In times of strife and hardship where do we turn?
There is a pandemic going on. Times are changing. Uncertainty, anxiety, fear, worry - all these are ripe in our world at the moment. We live in stressful times. We are socially isolated from the family and friends that we love and we are being forced to connect in ways that seem unnatural to us. In a nutshell life is not as it used to be. And we are feeling it. It is hitting us hard.
How are we coping? How are we living? To what do we turn for strength, comfort, solace, hope?
It is interesting to see that when adversity strikes humanity turns quite naturally to the basic, elementary things of life. Guided by our elementary nature, our own innate natural self we begin to make a sort of pilgrimage back to basics, back to our fundamental selves. Here is what I have noticed.
We return to sharing/giving.
Perhaps we send out cards/letters to people we care about, seeking out inspiring words that might offer comfort, humour and support. We try to find words that show we care. Perhaps we share posts on social media that make us laugh or cry, or that uplift and inspire us.
Many of us find ourselves giving more readily to others whether this is in the form of food, money, gifts, cards or time.
We return to creativity.
I have noticed an upsurge of interest in baking, sewing, painting, gardening, cooking, crafting, singing and writing as we seek to fill our time with activities that feed us in an holistic sense.
We return to caring/kindness.
Many of us are shopping for family, friends and neighbours. We are phoning relatives, sending out letters, donating money to charities, supporting small businesses, listening to others. Small, random acts of kindness are on the increase. We are taking care of our homes and gardens by engaging in simple acts of maintenance - cleaning, sorting, tidying, tending to plants , mowing lawns and caring for wildlife.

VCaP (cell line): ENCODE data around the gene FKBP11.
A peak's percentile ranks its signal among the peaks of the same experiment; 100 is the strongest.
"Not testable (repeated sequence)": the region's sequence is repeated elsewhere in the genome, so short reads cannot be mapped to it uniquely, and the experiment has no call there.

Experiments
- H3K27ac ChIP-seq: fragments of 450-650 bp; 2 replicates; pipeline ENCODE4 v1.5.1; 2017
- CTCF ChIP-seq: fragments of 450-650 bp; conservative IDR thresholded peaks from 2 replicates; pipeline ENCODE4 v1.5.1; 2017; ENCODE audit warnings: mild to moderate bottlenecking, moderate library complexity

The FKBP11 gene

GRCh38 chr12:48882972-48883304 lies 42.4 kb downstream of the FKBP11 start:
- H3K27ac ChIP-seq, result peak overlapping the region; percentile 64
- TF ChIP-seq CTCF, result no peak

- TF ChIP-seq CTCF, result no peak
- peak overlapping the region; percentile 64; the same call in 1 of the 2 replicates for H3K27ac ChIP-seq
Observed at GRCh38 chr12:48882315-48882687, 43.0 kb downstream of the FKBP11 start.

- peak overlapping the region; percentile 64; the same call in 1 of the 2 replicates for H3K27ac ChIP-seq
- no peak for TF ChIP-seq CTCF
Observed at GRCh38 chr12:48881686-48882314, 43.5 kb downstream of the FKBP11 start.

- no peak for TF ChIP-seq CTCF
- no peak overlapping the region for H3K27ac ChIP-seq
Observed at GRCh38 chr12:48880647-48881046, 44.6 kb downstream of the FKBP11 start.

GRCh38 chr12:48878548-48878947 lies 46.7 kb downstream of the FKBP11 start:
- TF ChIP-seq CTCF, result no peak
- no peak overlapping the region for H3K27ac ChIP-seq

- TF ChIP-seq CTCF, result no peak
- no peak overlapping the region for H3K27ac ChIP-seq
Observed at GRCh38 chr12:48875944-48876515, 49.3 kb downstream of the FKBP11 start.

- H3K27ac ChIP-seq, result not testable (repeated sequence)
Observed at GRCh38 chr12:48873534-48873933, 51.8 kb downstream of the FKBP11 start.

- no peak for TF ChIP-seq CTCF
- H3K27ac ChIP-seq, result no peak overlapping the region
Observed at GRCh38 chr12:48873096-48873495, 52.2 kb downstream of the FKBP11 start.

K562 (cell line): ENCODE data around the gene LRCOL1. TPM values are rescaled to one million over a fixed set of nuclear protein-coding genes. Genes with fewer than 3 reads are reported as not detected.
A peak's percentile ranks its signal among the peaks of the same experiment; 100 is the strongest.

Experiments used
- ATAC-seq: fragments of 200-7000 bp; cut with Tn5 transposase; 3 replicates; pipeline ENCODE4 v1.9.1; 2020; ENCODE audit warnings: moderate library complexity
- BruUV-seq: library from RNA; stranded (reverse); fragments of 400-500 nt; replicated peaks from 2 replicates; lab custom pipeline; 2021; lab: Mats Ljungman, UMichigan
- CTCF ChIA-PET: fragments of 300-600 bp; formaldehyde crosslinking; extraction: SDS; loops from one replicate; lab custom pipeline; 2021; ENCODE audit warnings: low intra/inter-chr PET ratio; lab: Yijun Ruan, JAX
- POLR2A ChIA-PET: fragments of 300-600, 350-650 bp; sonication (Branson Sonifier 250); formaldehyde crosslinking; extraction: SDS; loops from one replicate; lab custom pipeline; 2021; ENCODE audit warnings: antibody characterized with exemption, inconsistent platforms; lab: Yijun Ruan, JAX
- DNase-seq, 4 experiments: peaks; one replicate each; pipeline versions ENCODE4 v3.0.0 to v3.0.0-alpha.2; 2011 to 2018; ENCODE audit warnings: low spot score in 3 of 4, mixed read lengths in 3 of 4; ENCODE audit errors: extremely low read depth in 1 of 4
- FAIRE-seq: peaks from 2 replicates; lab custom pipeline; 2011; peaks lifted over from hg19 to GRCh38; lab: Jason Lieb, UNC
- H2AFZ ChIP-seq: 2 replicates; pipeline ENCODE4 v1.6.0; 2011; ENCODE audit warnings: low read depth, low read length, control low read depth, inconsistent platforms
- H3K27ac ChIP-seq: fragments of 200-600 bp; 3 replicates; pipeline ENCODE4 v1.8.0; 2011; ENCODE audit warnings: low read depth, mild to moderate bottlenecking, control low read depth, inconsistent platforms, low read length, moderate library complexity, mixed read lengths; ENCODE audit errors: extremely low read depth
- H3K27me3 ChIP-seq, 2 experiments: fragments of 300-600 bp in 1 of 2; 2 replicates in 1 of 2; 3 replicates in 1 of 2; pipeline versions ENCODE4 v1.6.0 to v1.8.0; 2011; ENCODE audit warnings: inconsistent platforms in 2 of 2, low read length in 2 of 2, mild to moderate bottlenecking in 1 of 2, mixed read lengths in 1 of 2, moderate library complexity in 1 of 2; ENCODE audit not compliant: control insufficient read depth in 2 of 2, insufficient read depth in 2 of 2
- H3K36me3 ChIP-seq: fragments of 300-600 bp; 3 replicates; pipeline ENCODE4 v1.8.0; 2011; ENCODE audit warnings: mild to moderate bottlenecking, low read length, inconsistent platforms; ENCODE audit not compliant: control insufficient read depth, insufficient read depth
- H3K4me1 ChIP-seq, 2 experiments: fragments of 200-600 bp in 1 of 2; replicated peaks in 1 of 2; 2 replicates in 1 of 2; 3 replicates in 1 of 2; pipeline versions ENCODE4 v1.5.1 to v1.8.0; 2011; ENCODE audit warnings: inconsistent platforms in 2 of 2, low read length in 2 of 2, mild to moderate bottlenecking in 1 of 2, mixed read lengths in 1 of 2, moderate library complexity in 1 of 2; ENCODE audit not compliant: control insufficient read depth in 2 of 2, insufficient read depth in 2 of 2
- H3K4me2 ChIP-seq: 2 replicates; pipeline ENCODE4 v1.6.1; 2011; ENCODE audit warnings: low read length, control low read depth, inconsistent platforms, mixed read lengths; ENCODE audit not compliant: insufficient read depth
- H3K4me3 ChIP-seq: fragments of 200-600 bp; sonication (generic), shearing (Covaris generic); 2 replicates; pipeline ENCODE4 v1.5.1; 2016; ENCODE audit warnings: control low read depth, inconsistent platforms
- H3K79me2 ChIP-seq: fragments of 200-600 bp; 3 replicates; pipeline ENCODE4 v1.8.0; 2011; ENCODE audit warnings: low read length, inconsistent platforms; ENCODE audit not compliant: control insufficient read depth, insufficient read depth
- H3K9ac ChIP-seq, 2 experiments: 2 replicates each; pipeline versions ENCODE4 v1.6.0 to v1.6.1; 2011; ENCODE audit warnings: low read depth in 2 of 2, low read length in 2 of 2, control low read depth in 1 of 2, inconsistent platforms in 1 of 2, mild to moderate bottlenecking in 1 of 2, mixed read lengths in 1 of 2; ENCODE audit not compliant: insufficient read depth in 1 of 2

We return to gratitude.
We are showing our appreciation, respect, gratitude and love for each other and for the key workers who are helping us to survive these challenging times. We are gathering on our doorsteps to clap for the NHS, to show our appreciation. We are appreciating the natural world more. Many of us are more mindful of saying thank you - to the postman, our friends, the refuge collectors, bus drivers, post office staff and supermarket staff.
We return to enjoyment.
We are seeking out and sharing jokes, brightening our days and the days of others with humour, fun and laughter. We are playing more games and seeking out pastimes that bring us pleasure and are enjoyable.
We return to beauty.
We naturally seek out the beauty in music, art and poetry - beauty that uplifts, inspires, soothes, comforts, calms and supports us.
We return to connection.
At a time when we are disconnected physically we are finding new ways to stay connected to each other. We use technology to see each other virtually on the screen, we write letters, make phone calls. We pray for each other.
We return to nature .
Those of us that can spend some time outdoors are reporting on how we are hearing the birds sing almost as if for the first time. We are stopping and admiring the trees and flowers, appreciating the beauty of the natural world and finding peace and rest in the quiet stillness and relative solitude of our daily walks. We are feeling more and more connected to the natural world.
When everything changes we turn to that which doesn’t change. That is we instinctively turn (return) to the ground of our being - our basic, fundamental, elementary Nature which is loving, giving, supportive, creative, expressive, kind, caring, loving, thankful, appreciative, joyful, playful, beautiful, supportive, connecting, inspiring,beauty, spacious, uncomplicated and simple.
We know deep within us that is the characteristics of our natural self that will best support us through these challenging times.
Returning to our fundamental nature is good for us. It is good for our health and good for the health of the planet.
Returning to our own basic, fundamental nature and making efforts to stay connected to the flow of our own innate goodness is something that is needed at all times - not just in the times we currently find ourselves in.
While we long for the ending of the lockdown may it not be the ending of all that we are learning.
May the great returning never end.
The opinions I express here are my own. However I offer them with the word 'syat' next to them. 'Syat' is a word used by the Jain Tribe in India which means 'To the best of my knowledge SO FAR.' In the spirit of openness I invite comments from anyone whether you agree with my point of view or not. In this way we can all learn and grow together. Thank you.